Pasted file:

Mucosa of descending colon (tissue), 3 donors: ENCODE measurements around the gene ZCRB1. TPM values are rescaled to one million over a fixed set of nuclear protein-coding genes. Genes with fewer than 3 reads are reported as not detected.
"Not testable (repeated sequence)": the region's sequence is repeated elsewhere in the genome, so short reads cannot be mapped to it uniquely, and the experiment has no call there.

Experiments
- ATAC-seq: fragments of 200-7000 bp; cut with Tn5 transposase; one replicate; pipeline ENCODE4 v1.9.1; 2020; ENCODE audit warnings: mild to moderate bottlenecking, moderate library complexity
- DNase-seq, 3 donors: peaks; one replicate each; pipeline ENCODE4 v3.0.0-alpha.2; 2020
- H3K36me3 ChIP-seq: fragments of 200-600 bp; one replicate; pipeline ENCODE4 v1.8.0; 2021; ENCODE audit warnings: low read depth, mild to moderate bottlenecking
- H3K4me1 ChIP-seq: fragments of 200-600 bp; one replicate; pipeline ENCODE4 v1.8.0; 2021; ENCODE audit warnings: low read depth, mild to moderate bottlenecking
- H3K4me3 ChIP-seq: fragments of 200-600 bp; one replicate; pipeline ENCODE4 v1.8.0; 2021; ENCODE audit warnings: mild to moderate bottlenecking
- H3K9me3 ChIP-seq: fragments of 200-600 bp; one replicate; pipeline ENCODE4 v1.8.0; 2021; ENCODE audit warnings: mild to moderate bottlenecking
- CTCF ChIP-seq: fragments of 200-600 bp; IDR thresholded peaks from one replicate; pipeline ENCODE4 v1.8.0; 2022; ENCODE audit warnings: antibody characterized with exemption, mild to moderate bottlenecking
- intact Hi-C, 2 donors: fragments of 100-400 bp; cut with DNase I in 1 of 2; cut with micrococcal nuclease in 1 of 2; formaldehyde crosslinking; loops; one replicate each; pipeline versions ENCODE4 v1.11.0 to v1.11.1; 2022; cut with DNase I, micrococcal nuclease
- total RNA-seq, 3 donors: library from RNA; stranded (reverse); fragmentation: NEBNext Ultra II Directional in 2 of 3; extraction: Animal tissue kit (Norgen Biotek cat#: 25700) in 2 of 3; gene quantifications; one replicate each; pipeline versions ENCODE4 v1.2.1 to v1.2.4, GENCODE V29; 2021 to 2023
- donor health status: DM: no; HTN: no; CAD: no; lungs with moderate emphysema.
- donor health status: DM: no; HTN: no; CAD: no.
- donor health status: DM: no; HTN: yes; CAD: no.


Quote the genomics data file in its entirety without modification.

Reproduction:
Mucosa of descending colon (tissue), 3 donors: ENCODE measurements around the gene ZCRB1. TPM values are rescaled to one million over a fixed set of nuclear protein-coding genes. Genes with fewer than 3 reads are reported as not detected.
"Not testable (repeated sequence)": the region's sequence is repeated elsewhere in the genome, so short reads cannot be mapped to it uniquely, and the experiment has no call there.

Experiments
- ATAC-seq: fragments of 200-7000 bp; cut with Tn5 transposase; one replicate; pipeline ENCODE4 v1.9.1; 2020; ENCODE audit warnings: mild to moderate bottlenecking, moderate library complexity
- DNase-seq, 3 donors: peaks; one replicate each; pipeline ENCODE4 v3.0.0-alpha.2; 2020
- H3K36me3 ChIP-seq: fragments of 200-600 bp; one replicate; pipeline ENCODE4 v1.8.0; 2021; ENCODE audit warnings: low read depth, mild to moderate bottlenecking
- H3K4me1 ChIP-seq: fragments of 200-600 bp; one replicate; pipeline ENCODE4 v1.8.0; 2021; ENCODE audit warnings: low read depth, mild to moderate bottlenecking
- H3K4me3 ChIP-seq: fragments of 200-600 bp; one replicate; pipeline ENCODE4 v1.8.0; 2021; ENCODE audit warnings: mild to moderate bottlenecking
- H3K9me3 ChIP-seq: fragments of 200-600 bp; one replicate; pipeline ENCODE4 v1.8.0; 2021; ENCODE audit warnings: mild to moderate bottlenecking
- CTCF ChIP-seq: fragments of 200-600 bp; IDR thresholded peaks from one replicate; pipeline ENCODE4 v1.8.0; 2022; ENCODE audit warnings: antibody characterized with exemption, mild to moderate bottlenecking
- intact Hi-C, 2 donors: fragments of 100-400 bp; cut with DNase I in 1 of 2; cut with micrococcal nuclease in 1 of 2; formaldehyde crosslinking; loops; one replicate each; pipeline versions ENCODE4 v1.11.0 to v1.11.1; 2022; cut with DNase I, micrococcal nuclease
- total RNA-seq, 3 donors: library from RNA; stranded (reverse); fragmentation: NEBNext Ultra II Directional in 2 of 3; extraction: Animal tissue kit (Norgen Biotek cat#: 25700) in 2 of 3; gene quantifications; one replicate each; pipeline versions ENCODE4 v1.2.1 to v1.2.4, GENCODE V29; 2021 to 2023
- donor health status: DM: no; HTN: no; CAD: no; lungs with moderate emphysema.
- donor health status: DM: no; HTN: no; CAD: no.
- donor health status: DM: no; HTN: yes; CAD: no.